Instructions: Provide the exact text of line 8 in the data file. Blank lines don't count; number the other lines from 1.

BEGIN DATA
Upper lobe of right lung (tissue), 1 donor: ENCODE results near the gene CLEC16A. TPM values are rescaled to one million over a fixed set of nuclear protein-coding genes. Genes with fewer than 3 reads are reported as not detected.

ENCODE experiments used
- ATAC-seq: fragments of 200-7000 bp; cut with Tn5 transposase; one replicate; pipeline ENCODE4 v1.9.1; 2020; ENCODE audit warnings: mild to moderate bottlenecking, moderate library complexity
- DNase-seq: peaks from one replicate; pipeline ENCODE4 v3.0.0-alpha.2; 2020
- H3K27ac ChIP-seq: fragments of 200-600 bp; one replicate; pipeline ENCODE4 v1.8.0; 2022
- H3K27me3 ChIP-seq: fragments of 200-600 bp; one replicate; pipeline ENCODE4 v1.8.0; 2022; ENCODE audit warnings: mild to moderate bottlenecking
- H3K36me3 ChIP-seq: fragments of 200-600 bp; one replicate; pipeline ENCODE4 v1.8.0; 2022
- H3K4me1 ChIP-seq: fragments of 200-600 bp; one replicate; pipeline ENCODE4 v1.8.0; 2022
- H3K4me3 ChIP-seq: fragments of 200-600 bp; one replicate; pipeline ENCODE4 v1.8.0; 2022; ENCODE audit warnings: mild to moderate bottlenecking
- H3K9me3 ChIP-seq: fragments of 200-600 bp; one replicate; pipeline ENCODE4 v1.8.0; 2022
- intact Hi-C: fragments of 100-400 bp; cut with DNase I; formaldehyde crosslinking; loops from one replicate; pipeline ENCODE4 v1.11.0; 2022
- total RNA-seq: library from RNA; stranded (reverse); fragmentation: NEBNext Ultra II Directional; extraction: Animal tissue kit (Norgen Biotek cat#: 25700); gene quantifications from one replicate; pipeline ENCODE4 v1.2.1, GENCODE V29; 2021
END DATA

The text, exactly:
- H3K4me1 ChIP-seq: fragments of 200-600 bp; one replicate; pipeline ENCODE4 v1.8.0; 2022